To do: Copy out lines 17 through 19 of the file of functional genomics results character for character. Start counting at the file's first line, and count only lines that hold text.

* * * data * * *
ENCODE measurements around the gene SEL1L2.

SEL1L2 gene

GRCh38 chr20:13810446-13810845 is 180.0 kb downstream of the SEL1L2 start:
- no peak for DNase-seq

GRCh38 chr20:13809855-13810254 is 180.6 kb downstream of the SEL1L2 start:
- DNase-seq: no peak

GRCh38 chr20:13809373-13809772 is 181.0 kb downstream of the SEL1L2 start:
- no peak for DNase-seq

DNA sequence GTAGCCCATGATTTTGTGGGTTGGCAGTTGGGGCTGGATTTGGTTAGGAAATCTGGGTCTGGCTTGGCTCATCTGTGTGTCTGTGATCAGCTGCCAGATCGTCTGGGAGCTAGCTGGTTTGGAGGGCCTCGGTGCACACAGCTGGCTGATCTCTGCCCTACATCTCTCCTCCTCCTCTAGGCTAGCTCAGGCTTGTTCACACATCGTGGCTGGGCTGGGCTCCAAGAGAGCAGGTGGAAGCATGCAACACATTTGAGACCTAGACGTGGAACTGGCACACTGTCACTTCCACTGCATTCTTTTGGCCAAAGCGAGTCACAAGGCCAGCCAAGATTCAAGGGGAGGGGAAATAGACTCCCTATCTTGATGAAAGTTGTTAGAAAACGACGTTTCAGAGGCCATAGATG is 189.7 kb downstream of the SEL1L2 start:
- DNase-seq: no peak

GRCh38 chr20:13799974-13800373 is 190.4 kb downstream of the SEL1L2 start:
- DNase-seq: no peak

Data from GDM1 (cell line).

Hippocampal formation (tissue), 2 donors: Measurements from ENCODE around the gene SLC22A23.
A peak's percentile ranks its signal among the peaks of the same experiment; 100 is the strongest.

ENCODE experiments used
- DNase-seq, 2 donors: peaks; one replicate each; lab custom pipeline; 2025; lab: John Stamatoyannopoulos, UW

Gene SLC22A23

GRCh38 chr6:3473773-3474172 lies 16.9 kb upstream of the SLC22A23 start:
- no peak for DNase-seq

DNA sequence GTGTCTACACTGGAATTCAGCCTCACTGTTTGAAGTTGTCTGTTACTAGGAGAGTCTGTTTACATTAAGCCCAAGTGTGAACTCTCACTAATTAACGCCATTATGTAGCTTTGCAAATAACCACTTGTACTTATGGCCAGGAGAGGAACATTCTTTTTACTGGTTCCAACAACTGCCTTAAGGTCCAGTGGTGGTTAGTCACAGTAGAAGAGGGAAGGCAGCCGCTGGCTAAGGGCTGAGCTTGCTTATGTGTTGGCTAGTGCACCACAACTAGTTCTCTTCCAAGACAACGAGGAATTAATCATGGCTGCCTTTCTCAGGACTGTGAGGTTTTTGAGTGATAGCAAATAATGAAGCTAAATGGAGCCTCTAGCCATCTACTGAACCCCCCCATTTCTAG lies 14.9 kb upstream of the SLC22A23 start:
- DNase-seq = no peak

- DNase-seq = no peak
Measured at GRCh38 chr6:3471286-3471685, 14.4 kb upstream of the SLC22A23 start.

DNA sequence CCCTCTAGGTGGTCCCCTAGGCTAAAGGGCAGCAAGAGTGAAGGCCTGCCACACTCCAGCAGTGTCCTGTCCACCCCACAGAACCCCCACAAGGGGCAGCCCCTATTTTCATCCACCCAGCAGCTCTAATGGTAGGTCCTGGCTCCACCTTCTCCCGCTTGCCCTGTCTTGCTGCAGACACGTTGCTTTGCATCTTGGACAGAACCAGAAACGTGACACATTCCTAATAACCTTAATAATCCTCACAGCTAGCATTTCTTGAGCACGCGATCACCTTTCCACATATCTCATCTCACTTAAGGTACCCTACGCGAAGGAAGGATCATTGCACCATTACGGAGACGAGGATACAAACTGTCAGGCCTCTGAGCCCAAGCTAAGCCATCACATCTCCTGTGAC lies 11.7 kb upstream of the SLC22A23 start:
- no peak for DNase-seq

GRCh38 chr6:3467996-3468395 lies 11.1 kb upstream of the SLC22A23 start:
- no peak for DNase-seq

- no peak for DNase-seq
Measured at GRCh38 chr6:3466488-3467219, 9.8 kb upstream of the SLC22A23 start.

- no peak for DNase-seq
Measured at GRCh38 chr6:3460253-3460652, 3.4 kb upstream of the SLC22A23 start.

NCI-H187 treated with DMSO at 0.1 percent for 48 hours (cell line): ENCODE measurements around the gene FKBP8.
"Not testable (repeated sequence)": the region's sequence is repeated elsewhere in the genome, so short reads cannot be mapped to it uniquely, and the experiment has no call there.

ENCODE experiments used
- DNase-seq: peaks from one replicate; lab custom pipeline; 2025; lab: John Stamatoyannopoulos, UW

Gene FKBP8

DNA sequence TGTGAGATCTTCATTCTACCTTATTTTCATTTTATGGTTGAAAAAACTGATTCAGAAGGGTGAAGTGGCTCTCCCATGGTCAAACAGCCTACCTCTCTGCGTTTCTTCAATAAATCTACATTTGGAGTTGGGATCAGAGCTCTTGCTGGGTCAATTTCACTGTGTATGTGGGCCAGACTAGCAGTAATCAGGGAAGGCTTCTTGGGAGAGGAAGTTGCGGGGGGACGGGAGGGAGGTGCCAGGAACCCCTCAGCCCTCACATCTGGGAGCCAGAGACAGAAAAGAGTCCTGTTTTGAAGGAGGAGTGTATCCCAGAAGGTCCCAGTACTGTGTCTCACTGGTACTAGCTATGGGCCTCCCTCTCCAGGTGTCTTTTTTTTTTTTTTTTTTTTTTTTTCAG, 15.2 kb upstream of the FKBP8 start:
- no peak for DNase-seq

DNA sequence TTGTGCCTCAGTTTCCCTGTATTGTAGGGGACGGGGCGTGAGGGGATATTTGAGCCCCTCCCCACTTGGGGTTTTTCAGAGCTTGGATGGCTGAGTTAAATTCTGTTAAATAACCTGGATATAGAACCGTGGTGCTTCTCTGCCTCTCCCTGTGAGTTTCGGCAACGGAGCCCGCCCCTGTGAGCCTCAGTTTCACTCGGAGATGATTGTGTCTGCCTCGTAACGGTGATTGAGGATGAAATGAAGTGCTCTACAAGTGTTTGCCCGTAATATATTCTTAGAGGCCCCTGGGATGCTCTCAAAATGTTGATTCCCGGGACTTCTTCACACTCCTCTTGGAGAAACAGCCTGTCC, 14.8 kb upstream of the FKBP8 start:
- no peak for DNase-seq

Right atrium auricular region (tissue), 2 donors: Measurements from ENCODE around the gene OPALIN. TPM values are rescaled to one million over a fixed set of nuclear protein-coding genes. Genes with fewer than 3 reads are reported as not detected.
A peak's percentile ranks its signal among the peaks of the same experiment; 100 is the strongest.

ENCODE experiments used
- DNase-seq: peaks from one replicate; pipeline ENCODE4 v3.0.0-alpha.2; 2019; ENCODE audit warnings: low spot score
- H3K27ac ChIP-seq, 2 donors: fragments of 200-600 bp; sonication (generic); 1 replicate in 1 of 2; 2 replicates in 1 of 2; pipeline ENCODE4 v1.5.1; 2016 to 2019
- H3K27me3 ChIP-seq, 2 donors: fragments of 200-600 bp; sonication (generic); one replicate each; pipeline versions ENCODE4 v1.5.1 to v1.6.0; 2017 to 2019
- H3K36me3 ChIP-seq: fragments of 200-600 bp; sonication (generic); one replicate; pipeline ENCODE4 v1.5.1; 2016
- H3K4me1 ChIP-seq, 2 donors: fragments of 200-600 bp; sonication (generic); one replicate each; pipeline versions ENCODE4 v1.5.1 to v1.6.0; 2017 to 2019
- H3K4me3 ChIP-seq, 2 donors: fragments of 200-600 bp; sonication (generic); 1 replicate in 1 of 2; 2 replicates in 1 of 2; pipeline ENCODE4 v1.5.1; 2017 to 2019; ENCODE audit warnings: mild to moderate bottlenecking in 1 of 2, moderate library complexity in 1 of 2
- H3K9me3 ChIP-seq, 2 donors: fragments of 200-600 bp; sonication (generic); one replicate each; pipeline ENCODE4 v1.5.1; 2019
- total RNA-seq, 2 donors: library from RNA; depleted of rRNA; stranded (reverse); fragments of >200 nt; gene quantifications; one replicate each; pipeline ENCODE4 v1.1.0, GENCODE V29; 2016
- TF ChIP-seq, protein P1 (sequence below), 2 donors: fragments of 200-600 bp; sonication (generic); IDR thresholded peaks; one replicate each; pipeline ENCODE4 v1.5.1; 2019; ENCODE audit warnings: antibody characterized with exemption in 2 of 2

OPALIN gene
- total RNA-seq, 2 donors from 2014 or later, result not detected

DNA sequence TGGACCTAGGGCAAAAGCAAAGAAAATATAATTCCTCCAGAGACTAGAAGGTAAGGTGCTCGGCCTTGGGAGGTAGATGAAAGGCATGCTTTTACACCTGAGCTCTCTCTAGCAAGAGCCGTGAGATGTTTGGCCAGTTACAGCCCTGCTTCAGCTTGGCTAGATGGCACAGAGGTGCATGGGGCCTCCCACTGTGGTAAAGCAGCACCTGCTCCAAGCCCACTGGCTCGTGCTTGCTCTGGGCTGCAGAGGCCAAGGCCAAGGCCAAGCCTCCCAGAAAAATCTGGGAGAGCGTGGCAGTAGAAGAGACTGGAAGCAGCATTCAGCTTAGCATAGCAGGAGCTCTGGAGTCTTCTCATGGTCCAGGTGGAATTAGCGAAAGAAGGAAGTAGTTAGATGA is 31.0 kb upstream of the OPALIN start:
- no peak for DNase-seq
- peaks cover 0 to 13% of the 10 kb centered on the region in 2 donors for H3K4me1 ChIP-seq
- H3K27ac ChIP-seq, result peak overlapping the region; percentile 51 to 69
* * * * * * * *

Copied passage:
- DNase-seq, 2 donors: peaks; one replicate each; lab custom pipeline; 2025; lab: John Stamatoyannopoulos, UW

Gene SLC22A23

GRCh38 chr6:3473773-3474172 lies 16.9 kb upstream of the SLC22A23 start: